RFID today is made basically of two standards, being HF (13.56MHz) and UHF (800-900MHz depending if Europe/US)
HF tags usually have one Unique Identifier, called UID, that is 64 bits in size. The UID is usually guaranteed to be unique by the producer of the IC and is read only.
HF tags are usually used for ticketing, anti counterfeiting, brand protection applications. HF tags usually have some user memory too, that can vary from a few bits to usually a maximum of 4Kbits, but special application ICs exist with memory up to 80-90Kbit (i.e. RFID passport chips). It is not common to have to store the contents of this data in an external database, but if you do, you need to know the model of the IC.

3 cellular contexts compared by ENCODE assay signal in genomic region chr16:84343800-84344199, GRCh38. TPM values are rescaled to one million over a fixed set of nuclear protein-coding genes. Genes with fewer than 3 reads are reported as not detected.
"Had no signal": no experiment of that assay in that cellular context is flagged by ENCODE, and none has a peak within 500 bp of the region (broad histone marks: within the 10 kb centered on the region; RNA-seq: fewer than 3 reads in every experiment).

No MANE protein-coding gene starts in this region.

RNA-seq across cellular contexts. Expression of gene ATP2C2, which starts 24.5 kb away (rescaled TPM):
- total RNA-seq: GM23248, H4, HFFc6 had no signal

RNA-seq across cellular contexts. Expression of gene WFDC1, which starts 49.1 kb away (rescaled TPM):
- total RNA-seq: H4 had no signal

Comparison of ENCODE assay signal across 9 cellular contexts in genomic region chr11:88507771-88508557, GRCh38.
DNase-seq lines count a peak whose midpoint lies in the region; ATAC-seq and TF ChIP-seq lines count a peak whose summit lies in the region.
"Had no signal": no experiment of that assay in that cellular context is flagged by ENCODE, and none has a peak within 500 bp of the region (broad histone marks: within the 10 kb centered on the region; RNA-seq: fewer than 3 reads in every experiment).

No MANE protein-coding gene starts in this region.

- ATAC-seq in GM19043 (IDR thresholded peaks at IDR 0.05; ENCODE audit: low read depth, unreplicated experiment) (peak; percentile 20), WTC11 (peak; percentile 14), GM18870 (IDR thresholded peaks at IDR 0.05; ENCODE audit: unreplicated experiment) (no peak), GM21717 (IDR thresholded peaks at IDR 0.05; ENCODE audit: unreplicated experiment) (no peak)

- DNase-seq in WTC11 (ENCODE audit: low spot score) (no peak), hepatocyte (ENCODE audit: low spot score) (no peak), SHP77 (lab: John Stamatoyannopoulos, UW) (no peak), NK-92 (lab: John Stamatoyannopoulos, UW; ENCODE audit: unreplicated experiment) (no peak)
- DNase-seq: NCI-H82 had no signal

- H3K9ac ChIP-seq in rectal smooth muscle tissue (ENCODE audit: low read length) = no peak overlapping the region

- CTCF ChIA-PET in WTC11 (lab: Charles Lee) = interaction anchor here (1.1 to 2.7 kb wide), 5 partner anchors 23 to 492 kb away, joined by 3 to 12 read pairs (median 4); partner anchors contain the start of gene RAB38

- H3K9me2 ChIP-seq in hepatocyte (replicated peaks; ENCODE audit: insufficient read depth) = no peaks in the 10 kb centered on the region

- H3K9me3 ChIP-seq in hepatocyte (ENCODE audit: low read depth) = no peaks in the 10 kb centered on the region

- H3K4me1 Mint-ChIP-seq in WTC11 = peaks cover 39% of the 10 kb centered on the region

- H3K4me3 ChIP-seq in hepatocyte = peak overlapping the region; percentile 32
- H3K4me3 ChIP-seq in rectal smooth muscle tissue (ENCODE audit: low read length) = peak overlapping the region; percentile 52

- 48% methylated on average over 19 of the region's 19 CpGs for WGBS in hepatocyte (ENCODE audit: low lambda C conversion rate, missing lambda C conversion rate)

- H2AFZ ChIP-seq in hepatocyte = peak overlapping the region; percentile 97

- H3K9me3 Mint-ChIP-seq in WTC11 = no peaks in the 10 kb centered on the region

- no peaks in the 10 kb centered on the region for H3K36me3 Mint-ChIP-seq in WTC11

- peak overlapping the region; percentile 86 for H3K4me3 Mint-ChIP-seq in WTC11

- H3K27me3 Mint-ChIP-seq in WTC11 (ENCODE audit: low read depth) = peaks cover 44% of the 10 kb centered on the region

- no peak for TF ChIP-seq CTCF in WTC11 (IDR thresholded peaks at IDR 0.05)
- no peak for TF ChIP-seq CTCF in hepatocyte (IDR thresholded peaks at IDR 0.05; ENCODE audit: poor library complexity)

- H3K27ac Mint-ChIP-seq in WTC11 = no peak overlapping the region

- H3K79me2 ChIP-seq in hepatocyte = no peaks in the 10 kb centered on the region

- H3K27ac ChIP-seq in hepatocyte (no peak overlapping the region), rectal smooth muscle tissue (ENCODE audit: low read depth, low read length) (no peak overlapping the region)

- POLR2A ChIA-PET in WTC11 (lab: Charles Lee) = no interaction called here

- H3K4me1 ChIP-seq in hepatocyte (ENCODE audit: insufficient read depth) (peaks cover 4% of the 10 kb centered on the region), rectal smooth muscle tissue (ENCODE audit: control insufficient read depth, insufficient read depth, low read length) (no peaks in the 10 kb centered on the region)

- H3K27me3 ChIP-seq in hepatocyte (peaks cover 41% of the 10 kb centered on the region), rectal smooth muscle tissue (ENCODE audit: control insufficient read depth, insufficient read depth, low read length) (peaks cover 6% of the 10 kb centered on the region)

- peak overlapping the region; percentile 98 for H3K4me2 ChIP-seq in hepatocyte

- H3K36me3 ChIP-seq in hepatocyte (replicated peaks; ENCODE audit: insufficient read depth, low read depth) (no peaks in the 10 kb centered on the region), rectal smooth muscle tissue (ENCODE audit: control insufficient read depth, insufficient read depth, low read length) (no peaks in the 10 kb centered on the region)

UHF tags, on the other hand, usually have a 96 or 128 bit EPC (256 bit EPC models are emerging), that is not generally unique and it is reprogrammable. Each application / system integrator usually programs the EPC according to the needs of the application
UHF tags are mostly used for logistics and tracking and many tags do not have user memory. Some models do have it, but it is usually very limited (128 or 256 bits). Of course there are exceptions.
In most applications you will just receive the UID or EPC of the tag, and you will need to store only that. This usually means that a 64 bit number for UID or a uuid field for EPC should be enough.